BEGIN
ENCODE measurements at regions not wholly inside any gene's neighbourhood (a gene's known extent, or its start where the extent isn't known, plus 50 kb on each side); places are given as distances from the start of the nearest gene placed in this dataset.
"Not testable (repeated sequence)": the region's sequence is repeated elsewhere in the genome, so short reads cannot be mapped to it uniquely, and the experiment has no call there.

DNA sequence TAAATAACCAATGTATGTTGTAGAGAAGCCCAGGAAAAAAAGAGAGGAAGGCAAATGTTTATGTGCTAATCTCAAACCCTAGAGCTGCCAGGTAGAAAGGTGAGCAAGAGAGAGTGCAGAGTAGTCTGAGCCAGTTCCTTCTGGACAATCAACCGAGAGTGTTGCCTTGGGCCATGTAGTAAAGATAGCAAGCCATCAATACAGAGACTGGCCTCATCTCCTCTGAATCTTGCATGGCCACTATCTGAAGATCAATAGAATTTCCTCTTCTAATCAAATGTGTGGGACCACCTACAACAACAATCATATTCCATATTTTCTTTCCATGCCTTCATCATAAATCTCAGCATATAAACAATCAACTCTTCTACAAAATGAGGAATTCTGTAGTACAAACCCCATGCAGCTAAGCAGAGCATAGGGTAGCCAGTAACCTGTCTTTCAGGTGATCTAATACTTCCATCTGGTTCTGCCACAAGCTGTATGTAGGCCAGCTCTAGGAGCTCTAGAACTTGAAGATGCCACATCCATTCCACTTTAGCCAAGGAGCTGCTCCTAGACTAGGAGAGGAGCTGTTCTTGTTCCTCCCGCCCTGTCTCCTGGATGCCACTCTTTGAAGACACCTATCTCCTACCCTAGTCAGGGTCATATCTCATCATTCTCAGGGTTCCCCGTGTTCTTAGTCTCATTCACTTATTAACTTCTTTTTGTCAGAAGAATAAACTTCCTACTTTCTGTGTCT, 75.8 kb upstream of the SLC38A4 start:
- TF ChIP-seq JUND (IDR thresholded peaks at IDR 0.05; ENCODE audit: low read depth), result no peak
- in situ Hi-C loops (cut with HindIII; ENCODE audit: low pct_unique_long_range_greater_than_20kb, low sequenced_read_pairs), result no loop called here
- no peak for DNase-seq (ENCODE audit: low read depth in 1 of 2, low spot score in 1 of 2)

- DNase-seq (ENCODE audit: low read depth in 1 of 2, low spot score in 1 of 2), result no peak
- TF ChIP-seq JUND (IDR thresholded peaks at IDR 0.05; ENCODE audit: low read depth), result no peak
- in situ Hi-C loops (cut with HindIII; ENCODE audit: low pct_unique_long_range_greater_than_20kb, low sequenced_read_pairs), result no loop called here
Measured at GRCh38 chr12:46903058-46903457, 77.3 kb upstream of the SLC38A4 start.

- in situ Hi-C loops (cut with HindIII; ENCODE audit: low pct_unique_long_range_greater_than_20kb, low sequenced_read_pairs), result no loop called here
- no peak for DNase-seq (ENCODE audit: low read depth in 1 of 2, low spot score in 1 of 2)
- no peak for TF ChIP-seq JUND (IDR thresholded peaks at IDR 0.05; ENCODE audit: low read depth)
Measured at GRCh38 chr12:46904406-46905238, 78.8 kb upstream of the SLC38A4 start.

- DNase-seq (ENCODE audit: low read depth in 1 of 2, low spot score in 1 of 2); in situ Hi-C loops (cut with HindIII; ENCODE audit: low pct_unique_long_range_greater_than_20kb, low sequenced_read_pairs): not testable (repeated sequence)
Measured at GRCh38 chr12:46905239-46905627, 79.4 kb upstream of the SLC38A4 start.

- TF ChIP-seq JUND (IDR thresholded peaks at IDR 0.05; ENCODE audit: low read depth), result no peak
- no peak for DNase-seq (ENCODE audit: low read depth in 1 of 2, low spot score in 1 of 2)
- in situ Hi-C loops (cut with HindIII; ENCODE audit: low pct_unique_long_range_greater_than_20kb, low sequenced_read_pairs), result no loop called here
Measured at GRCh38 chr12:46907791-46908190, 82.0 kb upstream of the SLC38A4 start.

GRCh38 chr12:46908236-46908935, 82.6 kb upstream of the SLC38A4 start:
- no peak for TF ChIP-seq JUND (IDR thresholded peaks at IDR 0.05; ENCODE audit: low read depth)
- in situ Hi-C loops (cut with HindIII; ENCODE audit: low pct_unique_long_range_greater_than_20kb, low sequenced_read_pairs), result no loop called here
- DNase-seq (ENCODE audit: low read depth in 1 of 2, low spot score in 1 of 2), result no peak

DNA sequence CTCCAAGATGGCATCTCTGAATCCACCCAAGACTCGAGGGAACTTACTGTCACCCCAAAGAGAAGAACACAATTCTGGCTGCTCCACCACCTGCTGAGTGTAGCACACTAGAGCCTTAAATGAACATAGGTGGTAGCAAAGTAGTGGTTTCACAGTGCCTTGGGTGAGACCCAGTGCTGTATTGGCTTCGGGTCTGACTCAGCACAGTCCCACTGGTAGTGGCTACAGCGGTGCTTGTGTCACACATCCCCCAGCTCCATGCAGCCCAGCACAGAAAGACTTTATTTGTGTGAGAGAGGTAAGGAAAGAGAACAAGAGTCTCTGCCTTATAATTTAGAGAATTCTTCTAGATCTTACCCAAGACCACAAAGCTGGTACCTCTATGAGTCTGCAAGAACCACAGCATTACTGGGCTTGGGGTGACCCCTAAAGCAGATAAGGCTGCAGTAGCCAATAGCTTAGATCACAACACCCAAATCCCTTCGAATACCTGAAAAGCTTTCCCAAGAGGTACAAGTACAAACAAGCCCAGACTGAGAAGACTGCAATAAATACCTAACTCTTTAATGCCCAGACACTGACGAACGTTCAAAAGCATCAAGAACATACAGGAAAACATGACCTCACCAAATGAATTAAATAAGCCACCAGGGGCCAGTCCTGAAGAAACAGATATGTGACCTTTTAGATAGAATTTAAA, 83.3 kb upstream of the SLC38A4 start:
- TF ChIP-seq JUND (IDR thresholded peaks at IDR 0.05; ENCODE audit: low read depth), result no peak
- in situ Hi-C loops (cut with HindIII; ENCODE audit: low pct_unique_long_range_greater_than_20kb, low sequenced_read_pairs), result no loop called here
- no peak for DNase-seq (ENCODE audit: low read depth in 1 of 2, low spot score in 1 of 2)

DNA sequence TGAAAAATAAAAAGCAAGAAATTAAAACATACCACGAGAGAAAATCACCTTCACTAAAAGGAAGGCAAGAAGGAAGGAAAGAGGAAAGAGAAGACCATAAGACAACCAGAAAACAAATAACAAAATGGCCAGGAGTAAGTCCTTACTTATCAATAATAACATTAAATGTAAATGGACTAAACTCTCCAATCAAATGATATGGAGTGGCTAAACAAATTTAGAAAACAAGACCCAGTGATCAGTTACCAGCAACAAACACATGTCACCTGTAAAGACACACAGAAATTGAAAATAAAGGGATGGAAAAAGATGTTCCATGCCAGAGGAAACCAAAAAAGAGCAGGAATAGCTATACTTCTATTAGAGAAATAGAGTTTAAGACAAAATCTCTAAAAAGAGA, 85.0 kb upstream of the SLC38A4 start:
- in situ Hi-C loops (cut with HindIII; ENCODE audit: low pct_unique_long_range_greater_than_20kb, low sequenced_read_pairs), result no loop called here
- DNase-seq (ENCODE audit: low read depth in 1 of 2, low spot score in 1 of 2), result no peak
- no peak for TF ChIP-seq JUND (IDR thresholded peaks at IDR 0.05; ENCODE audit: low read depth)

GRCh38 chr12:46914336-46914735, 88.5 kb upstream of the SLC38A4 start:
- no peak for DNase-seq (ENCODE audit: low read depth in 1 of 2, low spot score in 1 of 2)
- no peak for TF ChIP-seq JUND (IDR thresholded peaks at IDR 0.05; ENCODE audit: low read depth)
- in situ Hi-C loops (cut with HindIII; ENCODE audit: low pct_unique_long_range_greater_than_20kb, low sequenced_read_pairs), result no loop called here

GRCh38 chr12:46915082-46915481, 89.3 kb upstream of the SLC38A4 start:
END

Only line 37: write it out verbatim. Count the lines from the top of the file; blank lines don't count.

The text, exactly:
GRCh38 chr12:46915082-46915481, 89.3 kb upstream of the SLC38A4 start: